UNHCR continues to define the link between the subjective and objective element of well-founded fear of persecution by saying the following: “To the element of fear – a state of mind and a subjective condition – is added the qualification ‘well-founded’”. This implies that it is not only the frame of mind of the person concerned that determines his/her refugee status, but that this frame of mind must be supported by an objective situation. The term “well-founded fear” therefore contains a subjective and an objective element, and in determining whether well-founded fear exists, both elements must be taken into consideration. This is what is known as the inclusion test, which, as professor Nuria Arenas, from Huelva University, points out, implies the consideration of the existence of a well-founded fear of persecution - a state of mind based on an objective situation - for any of the reasons included in article 1A (2) of the GC (2007, p 61).

IRL's scholarship is divided about the importance that should be given to the subjective element of well-founded fear when determining the recognition of refugee status. On the one hand, the most classical literature rejects the approach of the subjective element to determine the well-founded fear of persecution (Hathaway and Hicks, 2005). The main reason is namely that children may not be able to demonstrate fear. Indeed, this could apply equally to anyone without the mental capacity to grasp their own circumstances. Even, it might also apply to any person who does not have the information necessary to assess their own real “risk level” for persecution. Its doctrinal position is to argue that anyone, by the mere fact that they are making a claim to refugee protection, is asserting that they do have a well-founded fear of persecution, whether subjective and/or objective. In such a way that anyone who testifies that they fear returning to their country of nationality or habitual residence but is delusiónal about the reality of their own circumstances regardless of their mental capacity, age, or background, may have a “subjective fear,” but that is not “objectively well-founded.”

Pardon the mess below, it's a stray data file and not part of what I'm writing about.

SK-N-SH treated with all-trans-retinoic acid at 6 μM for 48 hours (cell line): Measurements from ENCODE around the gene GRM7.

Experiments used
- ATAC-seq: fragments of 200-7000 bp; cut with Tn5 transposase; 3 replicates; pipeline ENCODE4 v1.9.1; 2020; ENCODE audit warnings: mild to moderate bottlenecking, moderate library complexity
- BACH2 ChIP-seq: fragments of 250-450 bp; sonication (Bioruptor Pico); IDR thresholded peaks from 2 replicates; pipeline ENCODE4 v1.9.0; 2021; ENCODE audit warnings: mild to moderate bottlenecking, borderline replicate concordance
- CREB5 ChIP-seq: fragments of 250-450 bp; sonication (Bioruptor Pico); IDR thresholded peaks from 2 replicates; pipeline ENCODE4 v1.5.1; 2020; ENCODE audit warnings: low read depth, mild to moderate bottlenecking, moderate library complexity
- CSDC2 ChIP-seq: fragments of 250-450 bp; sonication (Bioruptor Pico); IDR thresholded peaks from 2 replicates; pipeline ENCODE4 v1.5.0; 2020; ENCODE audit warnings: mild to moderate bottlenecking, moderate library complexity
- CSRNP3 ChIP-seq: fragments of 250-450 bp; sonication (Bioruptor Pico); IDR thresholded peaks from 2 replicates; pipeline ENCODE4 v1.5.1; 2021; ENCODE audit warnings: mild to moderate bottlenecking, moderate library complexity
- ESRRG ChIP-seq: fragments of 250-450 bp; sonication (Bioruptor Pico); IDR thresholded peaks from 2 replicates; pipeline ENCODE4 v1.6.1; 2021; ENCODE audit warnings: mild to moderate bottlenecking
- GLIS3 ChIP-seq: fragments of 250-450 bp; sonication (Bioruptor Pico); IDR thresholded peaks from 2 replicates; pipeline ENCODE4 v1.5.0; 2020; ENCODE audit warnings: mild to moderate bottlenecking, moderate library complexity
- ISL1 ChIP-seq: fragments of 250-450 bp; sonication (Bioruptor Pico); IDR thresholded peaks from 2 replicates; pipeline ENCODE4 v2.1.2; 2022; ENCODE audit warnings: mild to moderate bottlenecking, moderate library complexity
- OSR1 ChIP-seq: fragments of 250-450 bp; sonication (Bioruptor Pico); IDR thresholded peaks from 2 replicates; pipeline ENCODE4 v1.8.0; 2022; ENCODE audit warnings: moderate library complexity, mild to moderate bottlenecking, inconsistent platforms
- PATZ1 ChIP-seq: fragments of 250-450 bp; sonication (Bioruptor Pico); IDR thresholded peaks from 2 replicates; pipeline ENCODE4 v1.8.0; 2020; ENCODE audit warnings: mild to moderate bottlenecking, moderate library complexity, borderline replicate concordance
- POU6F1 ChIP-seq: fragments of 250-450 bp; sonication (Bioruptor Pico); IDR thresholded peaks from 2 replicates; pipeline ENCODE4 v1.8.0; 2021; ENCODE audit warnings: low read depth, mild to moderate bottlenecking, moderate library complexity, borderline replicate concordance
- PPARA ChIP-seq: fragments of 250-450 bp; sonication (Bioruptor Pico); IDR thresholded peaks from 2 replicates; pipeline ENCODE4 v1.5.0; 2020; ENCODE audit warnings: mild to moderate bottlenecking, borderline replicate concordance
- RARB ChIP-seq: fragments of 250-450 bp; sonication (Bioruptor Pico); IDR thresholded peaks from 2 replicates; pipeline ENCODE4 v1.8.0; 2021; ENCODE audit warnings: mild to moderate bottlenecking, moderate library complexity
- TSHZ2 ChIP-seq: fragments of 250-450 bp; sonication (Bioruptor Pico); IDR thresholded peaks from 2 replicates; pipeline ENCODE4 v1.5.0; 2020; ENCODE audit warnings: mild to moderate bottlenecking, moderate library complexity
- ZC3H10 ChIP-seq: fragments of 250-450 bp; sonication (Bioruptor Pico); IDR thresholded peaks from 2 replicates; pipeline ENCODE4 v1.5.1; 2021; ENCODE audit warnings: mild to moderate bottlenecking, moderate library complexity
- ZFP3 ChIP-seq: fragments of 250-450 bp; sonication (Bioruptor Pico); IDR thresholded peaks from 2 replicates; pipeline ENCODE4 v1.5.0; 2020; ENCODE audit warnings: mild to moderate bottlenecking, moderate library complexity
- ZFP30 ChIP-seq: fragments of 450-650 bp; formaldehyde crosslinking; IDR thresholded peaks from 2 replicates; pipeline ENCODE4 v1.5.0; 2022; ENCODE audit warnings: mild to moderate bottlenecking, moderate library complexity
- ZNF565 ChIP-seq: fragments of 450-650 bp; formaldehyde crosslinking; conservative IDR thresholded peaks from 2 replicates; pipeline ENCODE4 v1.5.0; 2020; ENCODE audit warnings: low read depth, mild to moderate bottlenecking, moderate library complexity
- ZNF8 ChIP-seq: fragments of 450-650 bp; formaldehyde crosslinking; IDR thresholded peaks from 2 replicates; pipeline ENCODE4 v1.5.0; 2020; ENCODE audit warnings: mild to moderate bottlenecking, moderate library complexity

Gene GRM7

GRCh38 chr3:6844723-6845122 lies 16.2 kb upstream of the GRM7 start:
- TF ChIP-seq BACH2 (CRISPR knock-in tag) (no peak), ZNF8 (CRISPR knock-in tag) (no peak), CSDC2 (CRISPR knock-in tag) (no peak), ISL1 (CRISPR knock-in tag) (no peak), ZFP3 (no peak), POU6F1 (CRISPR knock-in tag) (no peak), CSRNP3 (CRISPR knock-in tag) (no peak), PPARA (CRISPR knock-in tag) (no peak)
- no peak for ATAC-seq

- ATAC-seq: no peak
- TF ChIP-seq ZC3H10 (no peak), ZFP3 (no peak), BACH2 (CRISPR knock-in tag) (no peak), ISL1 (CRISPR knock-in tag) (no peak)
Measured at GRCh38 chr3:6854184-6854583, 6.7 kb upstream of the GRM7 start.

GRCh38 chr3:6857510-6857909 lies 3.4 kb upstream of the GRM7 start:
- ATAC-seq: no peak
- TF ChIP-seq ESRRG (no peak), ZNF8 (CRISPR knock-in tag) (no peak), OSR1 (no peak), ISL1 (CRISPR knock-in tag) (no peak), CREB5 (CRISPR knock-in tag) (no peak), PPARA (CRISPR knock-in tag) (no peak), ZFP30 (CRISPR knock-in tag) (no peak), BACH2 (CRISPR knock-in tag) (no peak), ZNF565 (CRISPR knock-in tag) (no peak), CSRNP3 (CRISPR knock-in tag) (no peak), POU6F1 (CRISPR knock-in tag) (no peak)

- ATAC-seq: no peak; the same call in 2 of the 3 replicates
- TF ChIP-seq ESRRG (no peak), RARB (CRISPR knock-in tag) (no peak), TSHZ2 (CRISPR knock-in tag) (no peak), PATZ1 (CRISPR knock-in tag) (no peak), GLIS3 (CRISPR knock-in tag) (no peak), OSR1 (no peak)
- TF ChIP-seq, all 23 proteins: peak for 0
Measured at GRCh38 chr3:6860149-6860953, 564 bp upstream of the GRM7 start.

On the other hand, the most recent literature problematizes around this subjective approach and proposes to overcome the obstacle of the manifestation of fear in children, considering an approach from the perspective of childhood. Or, in those cases to anyone without the mental capacity to grasp their own circumstances, apply a mental health-based approach. This doctrine upholds giving different answers adapted to the specific situation of each asylum seeker, finding out which social inequalities mean the most to the applicant. (Crepín, 2021; Laviolette, 2013; Millbank 2021). And it supposes, in practice, applying an intersectional feminist approach that defines what is the supreme oppression suffered by the applicant, if it is age -childhood-, gender, gender identity, sexual orientation, etc. a category that must support decision-making in relation to the subjective approach of well-founded fear of persecution.